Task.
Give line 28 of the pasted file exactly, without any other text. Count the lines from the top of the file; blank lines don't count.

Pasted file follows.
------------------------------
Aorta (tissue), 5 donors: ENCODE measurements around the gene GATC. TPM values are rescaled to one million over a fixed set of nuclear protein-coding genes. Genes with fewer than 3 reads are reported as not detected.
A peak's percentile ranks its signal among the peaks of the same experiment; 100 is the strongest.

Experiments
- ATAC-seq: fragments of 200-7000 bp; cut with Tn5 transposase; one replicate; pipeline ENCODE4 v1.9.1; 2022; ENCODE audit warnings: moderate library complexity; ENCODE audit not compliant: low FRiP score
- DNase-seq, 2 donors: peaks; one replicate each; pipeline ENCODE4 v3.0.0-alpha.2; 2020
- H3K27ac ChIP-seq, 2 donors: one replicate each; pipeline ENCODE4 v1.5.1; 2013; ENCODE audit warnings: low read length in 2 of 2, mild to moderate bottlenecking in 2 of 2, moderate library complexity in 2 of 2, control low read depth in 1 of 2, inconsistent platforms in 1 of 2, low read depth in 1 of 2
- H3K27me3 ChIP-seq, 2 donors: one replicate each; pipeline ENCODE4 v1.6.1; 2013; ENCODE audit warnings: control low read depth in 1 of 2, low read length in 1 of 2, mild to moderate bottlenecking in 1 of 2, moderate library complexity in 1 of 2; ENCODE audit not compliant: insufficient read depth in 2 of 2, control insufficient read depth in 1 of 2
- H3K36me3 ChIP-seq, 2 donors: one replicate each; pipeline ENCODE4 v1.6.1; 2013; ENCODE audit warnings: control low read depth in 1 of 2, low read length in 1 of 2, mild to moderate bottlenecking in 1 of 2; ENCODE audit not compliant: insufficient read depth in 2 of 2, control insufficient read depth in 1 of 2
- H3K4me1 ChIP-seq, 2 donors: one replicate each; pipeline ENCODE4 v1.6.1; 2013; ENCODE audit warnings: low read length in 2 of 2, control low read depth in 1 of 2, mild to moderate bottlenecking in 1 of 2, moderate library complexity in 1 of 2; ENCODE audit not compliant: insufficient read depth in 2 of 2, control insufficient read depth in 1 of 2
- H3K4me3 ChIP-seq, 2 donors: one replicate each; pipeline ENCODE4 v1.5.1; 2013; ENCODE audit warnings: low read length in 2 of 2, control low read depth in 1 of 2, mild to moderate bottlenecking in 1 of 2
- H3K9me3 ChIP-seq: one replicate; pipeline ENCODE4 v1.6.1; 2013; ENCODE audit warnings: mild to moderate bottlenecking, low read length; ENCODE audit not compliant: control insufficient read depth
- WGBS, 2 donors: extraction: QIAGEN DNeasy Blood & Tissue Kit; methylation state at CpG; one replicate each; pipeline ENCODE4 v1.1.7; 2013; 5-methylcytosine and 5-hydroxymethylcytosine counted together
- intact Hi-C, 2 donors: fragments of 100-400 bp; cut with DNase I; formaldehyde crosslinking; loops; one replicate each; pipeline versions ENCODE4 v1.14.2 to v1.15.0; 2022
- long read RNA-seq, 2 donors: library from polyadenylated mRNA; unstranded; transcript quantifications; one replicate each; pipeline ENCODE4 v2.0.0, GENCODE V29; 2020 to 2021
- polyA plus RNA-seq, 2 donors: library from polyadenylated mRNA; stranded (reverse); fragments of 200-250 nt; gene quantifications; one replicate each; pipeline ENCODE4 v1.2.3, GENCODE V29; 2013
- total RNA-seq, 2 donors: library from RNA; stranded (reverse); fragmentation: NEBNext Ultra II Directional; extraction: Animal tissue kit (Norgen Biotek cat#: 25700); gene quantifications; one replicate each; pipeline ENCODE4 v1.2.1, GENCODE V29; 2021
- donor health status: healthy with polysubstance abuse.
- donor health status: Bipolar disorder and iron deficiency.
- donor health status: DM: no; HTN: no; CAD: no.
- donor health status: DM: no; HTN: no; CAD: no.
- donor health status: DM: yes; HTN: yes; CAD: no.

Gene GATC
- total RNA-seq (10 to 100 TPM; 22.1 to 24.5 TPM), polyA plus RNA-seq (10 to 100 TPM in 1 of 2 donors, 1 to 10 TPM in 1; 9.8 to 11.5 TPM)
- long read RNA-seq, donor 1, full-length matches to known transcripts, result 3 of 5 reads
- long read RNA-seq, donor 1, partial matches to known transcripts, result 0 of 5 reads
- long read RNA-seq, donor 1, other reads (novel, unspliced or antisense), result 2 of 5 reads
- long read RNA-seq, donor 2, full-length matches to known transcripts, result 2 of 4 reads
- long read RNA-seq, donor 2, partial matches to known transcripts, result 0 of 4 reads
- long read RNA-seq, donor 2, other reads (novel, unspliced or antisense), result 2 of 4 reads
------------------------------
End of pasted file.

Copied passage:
- long read RNA-seq, donor 2, partial matches to known transcripts, result 0 of 4 reads